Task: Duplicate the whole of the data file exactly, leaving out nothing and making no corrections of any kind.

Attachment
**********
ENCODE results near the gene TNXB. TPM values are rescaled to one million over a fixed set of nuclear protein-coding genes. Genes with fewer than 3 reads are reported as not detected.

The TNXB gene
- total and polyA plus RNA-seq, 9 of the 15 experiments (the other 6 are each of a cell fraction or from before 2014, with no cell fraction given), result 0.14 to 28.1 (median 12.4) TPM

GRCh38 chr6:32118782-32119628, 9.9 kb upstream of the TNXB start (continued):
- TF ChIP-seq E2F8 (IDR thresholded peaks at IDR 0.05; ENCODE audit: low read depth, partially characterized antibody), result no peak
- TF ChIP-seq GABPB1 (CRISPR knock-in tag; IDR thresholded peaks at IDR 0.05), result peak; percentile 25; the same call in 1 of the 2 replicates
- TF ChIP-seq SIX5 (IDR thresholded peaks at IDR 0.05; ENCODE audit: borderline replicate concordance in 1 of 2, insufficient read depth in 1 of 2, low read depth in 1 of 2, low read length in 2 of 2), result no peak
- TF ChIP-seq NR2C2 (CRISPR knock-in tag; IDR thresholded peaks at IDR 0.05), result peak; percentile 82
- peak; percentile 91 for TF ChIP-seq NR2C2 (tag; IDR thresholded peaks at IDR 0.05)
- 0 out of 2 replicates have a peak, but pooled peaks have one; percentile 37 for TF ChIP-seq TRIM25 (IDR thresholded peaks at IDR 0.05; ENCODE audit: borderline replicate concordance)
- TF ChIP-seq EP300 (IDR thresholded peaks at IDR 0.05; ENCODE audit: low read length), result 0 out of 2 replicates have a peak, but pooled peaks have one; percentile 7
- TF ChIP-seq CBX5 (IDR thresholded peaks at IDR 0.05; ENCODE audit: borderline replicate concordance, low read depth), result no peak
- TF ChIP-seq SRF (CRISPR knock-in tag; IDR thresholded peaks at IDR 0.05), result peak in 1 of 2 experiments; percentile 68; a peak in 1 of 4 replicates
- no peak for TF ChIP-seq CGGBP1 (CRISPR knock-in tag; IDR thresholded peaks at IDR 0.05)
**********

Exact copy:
ENCODE results near the gene TNXB. TPM values are rescaled to one million over a fixed set of nuclear protein-coding genes. Genes with fewer than 3 reads are reported as not detected.

The TNXB gene
- total and polyA plus RNA-seq, 9 of the 15 experiments (the other 6 are each of a cell fraction or from before 2014, with no cell fraction given), result 0.14 to 28.1 (median 12.4) TPM

GRCh38 chr6:32118782-32119628, 9.9 kb upstream of the TNXB start (continued):
- TF ChIP-seq E2F8 (IDR thresholded peaks at IDR 0.05; ENCODE audit: low read depth, partially characterized antibody), result no peak
- TF ChIP-seq GABPB1 (CRISPR knock-in tag; IDR thresholded peaks at IDR 0.05), result peak; percentile 25; the same call in 1 of the 2 replicates
- TF ChIP-seq SIX5 (IDR thresholded peaks at IDR 0.05; ENCODE audit: borderline replicate concordance in 1 of 2, insufficient read depth in 1 of 2, low read depth in 1 of 2, low read length in 2 of 2), result no peak
- TF ChIP-seq NR2C2 (CRISPR knock-in tag; IDR thresholded peaks at IDR 0.05), result peak; percentile 82
- peak; percentile 91 for TF ChIP-seq NR2C2 (tag; IDR thresholded peaks at IDR 0.05)
- 0 out of 2 replicates have a peak, but pooled peaks have one; percentile 37 for TF ChIP-seq TRIM25 (IDR thresholded peaks at IDR 0.05; ENCODE audit: borderline replicate concordance)
- TF ChIP-seq EP300 (IDR thresholded peaks at IDR 0.05; ENCODE audit: low read length), result 0 out of 2 replicates have a peak, but pooled peaks have one; percentile 7
- TF ChIP-seq CBX5 (IDR thresholded peaks at IDR 0.05; ENCODE audit: borderline replicate concordance, low read depth), result no peak
- TF ChIP-seq SRF (CRISPR knock-in tag; IDR thresholded peaks at IDR 0.05), result peak in 1 of 2 experiments; percentile 68; a peak in 1 of 4 replicates
- no peak for TF ChIP-seq CGGBP1 (CRISPR knock-in tag; IDR thresholded peaks at IDR 0.05)